The Pittsburgh Pirates traded away two outfielders and a 33 year old relief pitcher.   They still have a solid outfield remaining on the club and have picked up 8 prospects, 3 or 4 of which will probably see major league action this season.  For a rebuilding team that can't spend much on payroll, they did what they had to do.  Jason Bay was a popular player in Pittsburg, but getting 4 prospects for him will soften the blow for his loss.

The Dodgers got Casey Blake in a trade with the Indians.  Blake's having a very good season and maybe the Dodgers bought a bit high on him, however, picking up Manny for a two month rental was a bargain for a pennant run where the Diamondbacks stood pat at the expense of 2 prospects.  Expect Manny to give good effort in August and September since he'll be a free agent at the end of the season.  If you havn't figured it out by now, Manny's a bit selfish.

Biggest Losers....Boston Red Sox and Arizona Diamondbacks.

You can't blame the Red Sox management for this.... mainly Manny Ramirez.  Over the past couple of weeks, Manny showed the Red Sox that he'd show up if he wanted to and he'ld hurt the team if he wanted to and he created enough doubt within the organization that he cared enough about the Red Sox winning, that they felt it necessary to trade him.  A number of Red Sox veterans told the general manager to get rid of Manny, so he felt he had too.  They spent Brandon Moss and another key prospect plus the remainder of money owed Manny for the rest of the season to trade him to the Dodgers to get Jason Bay.  Because of this they didn't have good enough prospects available as trade bait to address other needs such as relief pitching.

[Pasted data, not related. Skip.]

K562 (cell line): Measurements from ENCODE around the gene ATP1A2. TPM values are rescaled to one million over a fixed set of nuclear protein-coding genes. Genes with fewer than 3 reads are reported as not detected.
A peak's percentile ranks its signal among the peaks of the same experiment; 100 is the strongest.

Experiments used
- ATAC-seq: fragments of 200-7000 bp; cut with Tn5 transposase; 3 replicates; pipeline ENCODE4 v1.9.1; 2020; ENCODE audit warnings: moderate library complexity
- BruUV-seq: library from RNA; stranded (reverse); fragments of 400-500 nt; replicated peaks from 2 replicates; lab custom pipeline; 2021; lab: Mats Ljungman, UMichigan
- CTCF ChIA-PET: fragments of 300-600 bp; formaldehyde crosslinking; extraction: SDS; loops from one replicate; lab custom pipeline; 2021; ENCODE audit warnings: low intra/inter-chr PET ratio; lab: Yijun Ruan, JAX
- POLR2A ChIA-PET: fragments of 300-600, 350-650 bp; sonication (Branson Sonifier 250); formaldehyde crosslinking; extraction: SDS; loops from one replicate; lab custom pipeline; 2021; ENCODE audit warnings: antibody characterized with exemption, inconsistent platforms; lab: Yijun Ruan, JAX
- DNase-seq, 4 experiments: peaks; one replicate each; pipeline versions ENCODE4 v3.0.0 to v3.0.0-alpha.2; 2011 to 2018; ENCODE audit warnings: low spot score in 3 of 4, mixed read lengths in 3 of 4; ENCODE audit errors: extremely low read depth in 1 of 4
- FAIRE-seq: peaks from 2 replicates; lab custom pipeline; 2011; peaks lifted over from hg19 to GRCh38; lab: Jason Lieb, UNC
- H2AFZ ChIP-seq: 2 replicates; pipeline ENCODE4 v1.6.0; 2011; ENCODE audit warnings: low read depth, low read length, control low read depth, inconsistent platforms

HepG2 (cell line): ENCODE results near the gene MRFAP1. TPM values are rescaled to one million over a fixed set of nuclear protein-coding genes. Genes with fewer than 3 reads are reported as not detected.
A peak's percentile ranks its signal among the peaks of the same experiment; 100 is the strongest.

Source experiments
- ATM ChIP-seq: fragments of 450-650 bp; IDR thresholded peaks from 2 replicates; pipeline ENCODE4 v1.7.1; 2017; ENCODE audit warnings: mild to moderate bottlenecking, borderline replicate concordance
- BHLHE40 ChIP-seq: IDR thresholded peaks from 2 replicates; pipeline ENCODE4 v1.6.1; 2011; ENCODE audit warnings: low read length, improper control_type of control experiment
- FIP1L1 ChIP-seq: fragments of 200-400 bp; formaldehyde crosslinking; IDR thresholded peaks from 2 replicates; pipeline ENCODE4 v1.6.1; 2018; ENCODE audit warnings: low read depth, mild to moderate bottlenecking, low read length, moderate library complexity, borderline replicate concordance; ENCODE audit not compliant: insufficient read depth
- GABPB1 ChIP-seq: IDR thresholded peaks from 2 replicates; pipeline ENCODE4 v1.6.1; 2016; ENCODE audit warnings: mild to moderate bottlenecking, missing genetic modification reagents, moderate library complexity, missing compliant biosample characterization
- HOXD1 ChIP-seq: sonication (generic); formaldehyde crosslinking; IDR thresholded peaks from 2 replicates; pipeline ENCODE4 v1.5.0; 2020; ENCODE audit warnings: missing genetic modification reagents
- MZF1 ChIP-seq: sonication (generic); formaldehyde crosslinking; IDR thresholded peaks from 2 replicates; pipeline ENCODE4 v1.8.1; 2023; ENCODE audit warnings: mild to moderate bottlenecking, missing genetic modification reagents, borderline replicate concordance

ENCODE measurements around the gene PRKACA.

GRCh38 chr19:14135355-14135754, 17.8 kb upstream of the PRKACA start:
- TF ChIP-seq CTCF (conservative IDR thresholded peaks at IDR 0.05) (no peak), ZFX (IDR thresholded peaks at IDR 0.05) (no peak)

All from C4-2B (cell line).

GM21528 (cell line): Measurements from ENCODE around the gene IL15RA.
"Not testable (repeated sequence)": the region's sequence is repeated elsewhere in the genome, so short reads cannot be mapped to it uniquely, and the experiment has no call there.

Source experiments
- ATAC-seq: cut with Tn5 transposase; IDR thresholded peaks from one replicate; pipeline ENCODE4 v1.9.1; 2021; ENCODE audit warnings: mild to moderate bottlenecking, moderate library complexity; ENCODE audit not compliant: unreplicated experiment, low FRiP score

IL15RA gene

The Arizona Diamondbacks are currently only 2 games in front of the Dodgers.  The Dodgers made 2 sweet trades to upgrade their offense and the offensively challenged Diamondbacks sat  on their hands.  Arizona probably has the best 1-3 starters in baseball with Brandon Webb, Dan Haren and Randy Johnson, but if one of those three gets injured in the next 2 months, its my humble opinion that they'll regret not making a deal to enhance their offense.

As far as my Kansas City Royals go, we made no trades at the deadline.  Of all the trade rumors I heard concerning Royals players, the only one that sounded fair was Ron Mahay for Brandon Ross of the Red Sox, however, with Ross being traded away so that the Red Sox could trade Manny away, that never happened.  Since I didn't see a real good trade offer to benefit the Royals, I'm happy we stood pat.

Okay, now discuss your opinions on the trades everyone!